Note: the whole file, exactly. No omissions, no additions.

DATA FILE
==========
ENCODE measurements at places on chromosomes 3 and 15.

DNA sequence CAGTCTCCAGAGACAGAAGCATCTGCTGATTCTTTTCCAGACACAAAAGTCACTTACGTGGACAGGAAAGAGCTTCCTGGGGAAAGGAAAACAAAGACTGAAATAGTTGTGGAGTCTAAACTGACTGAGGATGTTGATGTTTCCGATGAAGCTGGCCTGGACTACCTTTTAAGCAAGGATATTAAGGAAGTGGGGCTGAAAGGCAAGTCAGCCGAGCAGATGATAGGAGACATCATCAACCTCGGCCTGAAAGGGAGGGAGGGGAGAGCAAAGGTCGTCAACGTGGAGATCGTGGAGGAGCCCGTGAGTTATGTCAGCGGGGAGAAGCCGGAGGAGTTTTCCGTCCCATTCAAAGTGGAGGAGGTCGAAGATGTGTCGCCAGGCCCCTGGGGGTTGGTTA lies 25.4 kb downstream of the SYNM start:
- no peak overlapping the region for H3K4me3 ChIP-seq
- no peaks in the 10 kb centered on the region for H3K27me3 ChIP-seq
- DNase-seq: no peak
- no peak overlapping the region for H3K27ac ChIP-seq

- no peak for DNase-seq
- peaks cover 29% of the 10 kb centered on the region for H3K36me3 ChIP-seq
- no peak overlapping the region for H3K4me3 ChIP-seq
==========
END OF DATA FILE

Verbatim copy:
ENCODE measurements at places on chromosomes 3 and 15.

DNA sequence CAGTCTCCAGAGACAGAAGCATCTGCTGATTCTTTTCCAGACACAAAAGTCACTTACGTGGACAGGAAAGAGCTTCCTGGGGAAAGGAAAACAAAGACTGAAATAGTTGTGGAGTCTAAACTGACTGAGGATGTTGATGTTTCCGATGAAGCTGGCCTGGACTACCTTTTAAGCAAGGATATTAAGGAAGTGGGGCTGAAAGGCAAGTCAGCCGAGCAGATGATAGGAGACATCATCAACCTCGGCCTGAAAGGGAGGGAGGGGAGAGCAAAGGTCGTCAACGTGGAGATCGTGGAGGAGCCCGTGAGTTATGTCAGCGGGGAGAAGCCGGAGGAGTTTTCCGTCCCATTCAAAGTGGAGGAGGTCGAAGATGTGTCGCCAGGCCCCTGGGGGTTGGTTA lies 25.4 kb downstream of the SYNM start:
- no peak overlapping the region for H3K4me3 ChIP-seq
- no peaks in the 10 kb centered on the region for H3K27me3 ChIP-seq
- DNase-seq: no peak
- no peak overlapping the region for H3K27ac ChIP-seq

- no peak for DNase-seq
- peaks cover 29% of the 10 kb centered on the region for H3K36me3 ChIP-seq
- no peak overlapping the region for H3K4me3 ChIP-seq